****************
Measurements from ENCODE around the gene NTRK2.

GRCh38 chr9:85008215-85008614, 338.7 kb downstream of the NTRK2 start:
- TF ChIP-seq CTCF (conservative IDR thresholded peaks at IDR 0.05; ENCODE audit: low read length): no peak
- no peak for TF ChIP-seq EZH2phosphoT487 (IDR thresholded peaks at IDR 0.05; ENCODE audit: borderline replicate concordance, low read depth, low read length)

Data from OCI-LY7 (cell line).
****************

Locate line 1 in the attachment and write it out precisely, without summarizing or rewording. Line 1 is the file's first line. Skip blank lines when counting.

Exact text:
Measurements from ENCODE around the gene NTRK2.